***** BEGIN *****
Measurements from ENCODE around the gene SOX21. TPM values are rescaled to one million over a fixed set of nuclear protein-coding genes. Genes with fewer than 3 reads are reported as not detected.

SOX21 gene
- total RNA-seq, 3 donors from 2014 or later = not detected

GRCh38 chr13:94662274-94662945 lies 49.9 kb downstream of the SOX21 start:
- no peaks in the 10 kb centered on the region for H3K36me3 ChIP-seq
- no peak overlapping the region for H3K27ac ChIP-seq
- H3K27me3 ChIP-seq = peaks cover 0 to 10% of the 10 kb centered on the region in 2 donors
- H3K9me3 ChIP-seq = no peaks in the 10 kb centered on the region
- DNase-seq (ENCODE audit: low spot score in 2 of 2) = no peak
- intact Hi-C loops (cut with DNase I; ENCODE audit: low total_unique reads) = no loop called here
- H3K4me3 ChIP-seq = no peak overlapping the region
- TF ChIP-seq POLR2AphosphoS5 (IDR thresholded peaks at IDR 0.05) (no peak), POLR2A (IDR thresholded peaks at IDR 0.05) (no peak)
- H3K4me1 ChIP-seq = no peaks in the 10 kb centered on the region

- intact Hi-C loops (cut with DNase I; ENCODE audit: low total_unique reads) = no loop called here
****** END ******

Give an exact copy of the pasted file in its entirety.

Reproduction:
Measurements from ENCODE around the gene SOX21. TPM values are rescaled to one million over a fixed set of nuclear protein-coding genes. Genes with fewer than 3 reads are reported as not detected.

SOX21 gene
- total RNA-seq, 3 donors from 2014 or later = not detected

GRCh38 chr13:94662274-94662945 lies 49.9 kb downstream of the SOX21 start:
- no peaks in the 10 kb centered on the region for H3K36me3 ChIP-seq
- no peak overlapping the region for H3K27ac ChIP-seq
- H3K27me3 ChIP-seq = peaks cover 0 to 10% of the 10 kb centered on the region in 2 donors
- H3K9me3 ChIP-seq = no peaks in the 10 kb centered on the region
- DNase-seq (ENCODE audit: low spot score in 2 of 2) = no peak
- intact Hi-C loops (cut with DNase I; ENCODE audit: low total_unique reads) = no loop called here
- H3K4me3 ChIP-seq = no peak overlapping the region
- TF ChIP-seq POLR2AphosphoS5 (IDR thresholded peaks at IDR 0.05) (no peak), POLR2A (IDR thresholded peaks at IDR 0.05) (no peak)
- H3K4me1 ChIP-seq = no peaks in the 10 kb centered on the region

- intact Hi-C loops (cut with DNase I; ENCODE audit: low total_unique reads) = no loop called here